The 3.8-litre pulls the van away from stoplights at a decent clip, and provides sufficient highway passing power, while returning a respectable 11.4 L/100 km for me; the five-speed transmission also includes a silly manual mode (perhaps to make sports car-deprived fathers feel better about piloting a minivan?) which most owners will probably play with for the first couple of days and then ignore. The ride is firm, but not unpleasantly so; there’s a fair bit of road noise on rough surfaces, and wind noise from the mirrors on the highway.

2007 Hyundai Entourage GL w/ Comfort Package
2007 Hyundai Entourage GL w/ Comfort Package
2007 Hyundai Entourage GL w/ Comfort Package. Click image to enlarge

The Entourage’s head-on competitor is from sister company Kia, which sells the 2006 Sedona at $500 less, and which begs the obvious question: why pay more for basically the same vehicle (and which includes the backup sensor, sold on the higher-end Entourage, on the base Kia)? When asked, Hyundai said there’s a higher grade of quality control and materials, plus a higher retained value. They look pretty much the same to me, but I did find that a top-of-the-line Kia Sedona had considerably more squeaks and rattles than my base Hyundai Entourage.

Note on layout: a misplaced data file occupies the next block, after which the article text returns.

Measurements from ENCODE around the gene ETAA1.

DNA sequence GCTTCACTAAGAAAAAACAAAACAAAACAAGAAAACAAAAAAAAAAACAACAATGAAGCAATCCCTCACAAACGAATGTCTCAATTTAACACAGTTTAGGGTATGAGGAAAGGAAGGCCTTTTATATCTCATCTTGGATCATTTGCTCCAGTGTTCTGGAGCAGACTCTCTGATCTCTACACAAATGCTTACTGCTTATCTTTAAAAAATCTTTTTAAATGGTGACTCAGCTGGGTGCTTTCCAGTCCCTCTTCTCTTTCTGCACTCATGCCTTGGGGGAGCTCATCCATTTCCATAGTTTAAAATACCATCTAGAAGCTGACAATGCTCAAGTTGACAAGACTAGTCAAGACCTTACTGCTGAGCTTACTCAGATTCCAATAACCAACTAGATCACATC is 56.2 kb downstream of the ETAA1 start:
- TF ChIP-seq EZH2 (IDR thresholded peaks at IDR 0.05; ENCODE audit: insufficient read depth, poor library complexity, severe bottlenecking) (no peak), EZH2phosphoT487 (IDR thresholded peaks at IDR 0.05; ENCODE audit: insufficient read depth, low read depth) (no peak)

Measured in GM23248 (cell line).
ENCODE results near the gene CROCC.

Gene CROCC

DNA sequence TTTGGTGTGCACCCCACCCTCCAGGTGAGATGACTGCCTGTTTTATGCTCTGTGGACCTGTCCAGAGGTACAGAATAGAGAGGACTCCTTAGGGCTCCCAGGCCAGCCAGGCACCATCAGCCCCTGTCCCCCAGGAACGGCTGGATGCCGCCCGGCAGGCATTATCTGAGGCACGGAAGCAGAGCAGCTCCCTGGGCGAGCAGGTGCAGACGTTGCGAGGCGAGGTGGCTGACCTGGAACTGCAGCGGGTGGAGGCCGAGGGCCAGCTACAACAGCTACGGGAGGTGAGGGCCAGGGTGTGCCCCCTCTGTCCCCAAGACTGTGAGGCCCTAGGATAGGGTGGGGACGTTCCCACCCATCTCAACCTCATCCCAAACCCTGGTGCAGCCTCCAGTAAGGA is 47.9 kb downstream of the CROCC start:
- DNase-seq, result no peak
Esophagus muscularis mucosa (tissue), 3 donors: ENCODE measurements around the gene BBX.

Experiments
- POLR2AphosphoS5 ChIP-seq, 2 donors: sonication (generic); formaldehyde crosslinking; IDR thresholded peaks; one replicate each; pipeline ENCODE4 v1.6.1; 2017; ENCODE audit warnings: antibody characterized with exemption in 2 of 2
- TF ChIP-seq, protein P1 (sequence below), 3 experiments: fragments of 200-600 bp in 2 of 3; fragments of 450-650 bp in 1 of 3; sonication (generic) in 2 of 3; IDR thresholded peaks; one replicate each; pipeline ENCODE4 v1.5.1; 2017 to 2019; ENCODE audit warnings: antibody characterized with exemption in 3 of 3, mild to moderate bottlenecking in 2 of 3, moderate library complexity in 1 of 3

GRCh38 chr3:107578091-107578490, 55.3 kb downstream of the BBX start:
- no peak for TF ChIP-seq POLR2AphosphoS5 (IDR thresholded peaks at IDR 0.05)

The similarity is enough that you should test-drive them both; for many buyers, it may come down to which dealer is most convenient. For many families, time is money, and it can be an important consideration. No one buys a minivan with their hearts; do your homework and buy the one that fits the best into your busy lifestyle.


Pricing


Specifications

  • Click here for complete specifications


Related stories on Autos

  • First Drive: 2007 Hyundai Entourage


Competitors

  • Buyer’s Guide: 2006 Kia Sedona
  • Buyer’s Guide: 2006 Dodge Grand Caravan
  • Buyer’s Guide: 2006 Honda Odyssey
  • Buyer’s Guide: 2006 Nissan Quest
  • Buyer’s Guide: 2006 Toyota Sienna


Crash test results


Manufacturer’s web site

Connect with Autos.ca